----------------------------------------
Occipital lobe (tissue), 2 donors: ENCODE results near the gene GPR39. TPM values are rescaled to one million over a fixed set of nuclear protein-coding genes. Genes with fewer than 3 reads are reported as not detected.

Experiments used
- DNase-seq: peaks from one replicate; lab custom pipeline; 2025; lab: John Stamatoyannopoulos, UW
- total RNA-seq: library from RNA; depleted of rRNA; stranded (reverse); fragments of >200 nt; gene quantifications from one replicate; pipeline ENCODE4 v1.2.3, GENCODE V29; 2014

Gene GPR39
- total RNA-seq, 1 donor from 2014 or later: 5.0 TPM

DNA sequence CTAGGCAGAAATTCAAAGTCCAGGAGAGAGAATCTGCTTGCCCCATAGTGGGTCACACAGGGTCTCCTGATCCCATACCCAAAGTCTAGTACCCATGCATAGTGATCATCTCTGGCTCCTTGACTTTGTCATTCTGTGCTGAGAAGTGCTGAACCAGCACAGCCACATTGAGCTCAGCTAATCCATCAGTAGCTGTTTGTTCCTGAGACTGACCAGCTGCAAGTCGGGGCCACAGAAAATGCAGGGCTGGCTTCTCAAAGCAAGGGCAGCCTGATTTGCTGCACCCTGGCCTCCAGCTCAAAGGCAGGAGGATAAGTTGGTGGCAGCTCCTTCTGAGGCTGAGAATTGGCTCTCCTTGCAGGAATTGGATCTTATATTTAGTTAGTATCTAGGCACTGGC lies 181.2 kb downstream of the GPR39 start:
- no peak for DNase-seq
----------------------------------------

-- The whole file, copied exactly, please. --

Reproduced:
Occipital lobe (tissue), 2 donors: ENCODE results near the gene GPR39. TPM values are rescaled to one million over a fixed set of nuclear protein-coding genes. Genes with fewer than 3 reads are reported as not detected.

Experiments used
- DNase-seq: peaks from one replicate; lab custom pipeline; 2025; lab: John Stamatoyannopoulos, UW
- total RNA-seq: library from RNA; depleted of rRNA; stranded (reverse); fragments of >200 nt; gene quantifications from one replicate; pipeline ENCODE4 v1.2.3, GENCODE V29; 2014

Gene GPR39
- total RNA-seq, 1 donor from 2014 or later: 5.0 TPM

DNA sequence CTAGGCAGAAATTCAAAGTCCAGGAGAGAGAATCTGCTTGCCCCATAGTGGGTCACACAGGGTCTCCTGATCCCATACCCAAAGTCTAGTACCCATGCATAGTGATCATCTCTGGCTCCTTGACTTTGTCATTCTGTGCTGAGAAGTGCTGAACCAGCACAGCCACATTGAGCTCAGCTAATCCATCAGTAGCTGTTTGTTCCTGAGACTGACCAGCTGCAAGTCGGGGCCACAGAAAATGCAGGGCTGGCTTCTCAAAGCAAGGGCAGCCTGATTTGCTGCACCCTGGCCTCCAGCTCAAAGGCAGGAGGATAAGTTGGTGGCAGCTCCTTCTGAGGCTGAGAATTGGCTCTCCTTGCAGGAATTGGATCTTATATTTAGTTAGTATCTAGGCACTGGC lies 181.2 kb downstream of the GPR39 start:
- no peak for DNase-seq